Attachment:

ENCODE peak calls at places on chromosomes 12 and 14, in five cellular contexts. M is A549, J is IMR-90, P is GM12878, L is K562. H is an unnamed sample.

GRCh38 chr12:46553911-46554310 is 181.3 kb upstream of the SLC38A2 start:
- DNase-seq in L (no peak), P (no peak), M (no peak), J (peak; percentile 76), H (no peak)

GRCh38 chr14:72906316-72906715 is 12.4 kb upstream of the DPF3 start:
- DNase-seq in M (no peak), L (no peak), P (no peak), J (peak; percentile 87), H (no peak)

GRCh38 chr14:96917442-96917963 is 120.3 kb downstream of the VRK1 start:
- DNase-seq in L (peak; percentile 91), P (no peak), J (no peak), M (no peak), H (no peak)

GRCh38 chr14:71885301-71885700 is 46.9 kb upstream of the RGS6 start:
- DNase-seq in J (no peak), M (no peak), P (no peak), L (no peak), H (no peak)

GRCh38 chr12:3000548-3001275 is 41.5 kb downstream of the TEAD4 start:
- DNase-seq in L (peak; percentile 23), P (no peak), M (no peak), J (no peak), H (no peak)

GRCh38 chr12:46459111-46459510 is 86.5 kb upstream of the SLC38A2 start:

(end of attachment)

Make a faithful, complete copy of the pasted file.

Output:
ENCODE peak calls at places on chromosomes 12 and 14, in five cellular contexts. M is A549, J is IMR-90, P is GM12878, L is K562. H is an unnamed sample.

GRCh38 chr12:46553911-46554310 is 181.3 kb upstream of the SLC38A2 start:
- DNase-seq in L (no peak), P (no peak), M (no peak), J (peak; percentile 76), H (no peak)

GRCh38 chr14:72906316-72906715 is 12.4 kb upstream of the DPF3 start:
- DNase-seq in M (no peak), L (no peak), P (no peak), J (peak; percentile 87), H (no peak)

GRCh38 chr14:96917442-96917963 is 120.3 kb downstream of the VRK1 start:
- DNase-seq in L (peak; percentile 91), P (no peak), J (no peak), M (no peak), H (no peak)

GRCh38 chr14:71885301-71885700 is 46.9 kb upstream of the RGS6 start:
- DNase-seq in J (no peak), M (no peak), P (no peak), L (no peak), H (no peak)

GRCh38 chr12:3000548-3001275 is 41.5 kb downstream of the TEAD4 start:
- DNase-seq in L (peak; percentile 23), P (no peak), M (no peak), J (no peak), H (no peak)

GRCh38 chr12:46459111-46459510 is 86.5 kb upstream of the SLC38A2 start: